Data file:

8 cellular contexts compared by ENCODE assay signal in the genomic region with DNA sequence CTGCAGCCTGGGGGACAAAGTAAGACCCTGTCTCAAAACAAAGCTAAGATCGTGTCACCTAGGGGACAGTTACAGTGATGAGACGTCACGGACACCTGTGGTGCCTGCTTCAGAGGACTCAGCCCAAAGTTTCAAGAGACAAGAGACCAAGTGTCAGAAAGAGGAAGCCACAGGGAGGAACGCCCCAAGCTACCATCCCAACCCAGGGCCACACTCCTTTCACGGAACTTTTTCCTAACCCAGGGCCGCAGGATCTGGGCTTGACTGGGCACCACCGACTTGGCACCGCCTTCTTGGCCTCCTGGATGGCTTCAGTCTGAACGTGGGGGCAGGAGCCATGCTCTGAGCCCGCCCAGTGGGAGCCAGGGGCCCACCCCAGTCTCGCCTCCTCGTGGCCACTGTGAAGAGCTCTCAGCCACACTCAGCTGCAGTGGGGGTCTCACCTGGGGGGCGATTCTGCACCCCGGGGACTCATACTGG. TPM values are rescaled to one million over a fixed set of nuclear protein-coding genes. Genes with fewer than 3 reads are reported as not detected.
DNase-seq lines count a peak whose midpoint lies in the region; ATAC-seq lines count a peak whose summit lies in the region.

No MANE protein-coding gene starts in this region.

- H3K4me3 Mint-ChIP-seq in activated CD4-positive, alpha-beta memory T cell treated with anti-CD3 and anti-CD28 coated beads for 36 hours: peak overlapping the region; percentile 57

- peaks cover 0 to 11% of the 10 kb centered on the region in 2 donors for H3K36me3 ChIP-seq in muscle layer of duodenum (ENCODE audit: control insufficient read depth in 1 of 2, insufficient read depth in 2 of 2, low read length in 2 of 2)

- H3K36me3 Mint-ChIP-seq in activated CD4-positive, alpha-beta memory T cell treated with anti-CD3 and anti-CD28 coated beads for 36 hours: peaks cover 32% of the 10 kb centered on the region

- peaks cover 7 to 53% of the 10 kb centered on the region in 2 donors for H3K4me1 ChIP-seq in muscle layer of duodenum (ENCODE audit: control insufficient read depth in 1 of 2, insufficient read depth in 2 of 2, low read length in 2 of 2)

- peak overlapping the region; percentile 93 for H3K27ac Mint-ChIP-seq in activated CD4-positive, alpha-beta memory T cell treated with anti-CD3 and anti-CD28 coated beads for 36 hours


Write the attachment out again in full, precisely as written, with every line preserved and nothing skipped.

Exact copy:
8 cellular contexts compared by ENCODE assay signal in the genomic region with DNA sequence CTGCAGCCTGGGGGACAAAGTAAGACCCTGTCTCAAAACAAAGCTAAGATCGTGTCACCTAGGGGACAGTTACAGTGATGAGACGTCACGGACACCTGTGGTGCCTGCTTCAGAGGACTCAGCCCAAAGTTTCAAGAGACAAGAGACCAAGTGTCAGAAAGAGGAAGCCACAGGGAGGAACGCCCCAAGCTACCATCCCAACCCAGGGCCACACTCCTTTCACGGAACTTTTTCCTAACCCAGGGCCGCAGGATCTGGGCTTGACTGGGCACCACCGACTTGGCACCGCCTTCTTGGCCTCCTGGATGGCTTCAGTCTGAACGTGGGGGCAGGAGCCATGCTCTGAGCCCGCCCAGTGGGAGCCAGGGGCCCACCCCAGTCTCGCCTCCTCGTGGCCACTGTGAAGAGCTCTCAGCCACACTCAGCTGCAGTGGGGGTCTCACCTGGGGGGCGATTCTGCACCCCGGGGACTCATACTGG. TPM values are rescaled to one million over a fixed set of nuclear protein-coding genes. Genes with fewer than 3 reads are reported as not detected.
DNase-seq lines count a peak whose midpoint lies in the region; ATAC-seq lines count a peak whose summit lies in the region.

No MANE protein-coding gene starts in this region.

- H3K4me3 Mint-ChIP-seq in activated CD4-positive, alpha-beta memory T cell treated with anti-CD3 and anti-CD28 coated beads for 36 hours: peak overlapping the region; percentile 57

- peaks cover 0 to 11% of the 10 kb centered on the region in 2 donors for H3K36me3 ChIP-seq in muscle layer of duodenum (ENCODE audit: control insufficient read depth in 1 of 2, insufficient read depth in 2 of 2, low read length in 2 of 2)

- H3K36me3 Mint-ChIP-seq in activated CD4-positive, alpha-beta memory T cell treated with anti-CD3 and anti-CD28 coated beads for 36 hours: peaks cover 32% of the 10 kb centered on the region

- peaks cover 7 to 53% of the 10 kb centered on the region in 2 donors for H3K4me1 ChIP-seq in muscle layer of duodenum (ENCODE audit: control insufficient read depth in 1 of 2, insufficient read depth in 2 of 2, low read length in 2 of 2)

- peak overlapping the region; percentile 93 for H3K27ac Mint-ChIP-seq in activated CD4-positive, alpha-beta memory T cell treated with anti-CD3 and anti-CD28 coated beads for 36 hours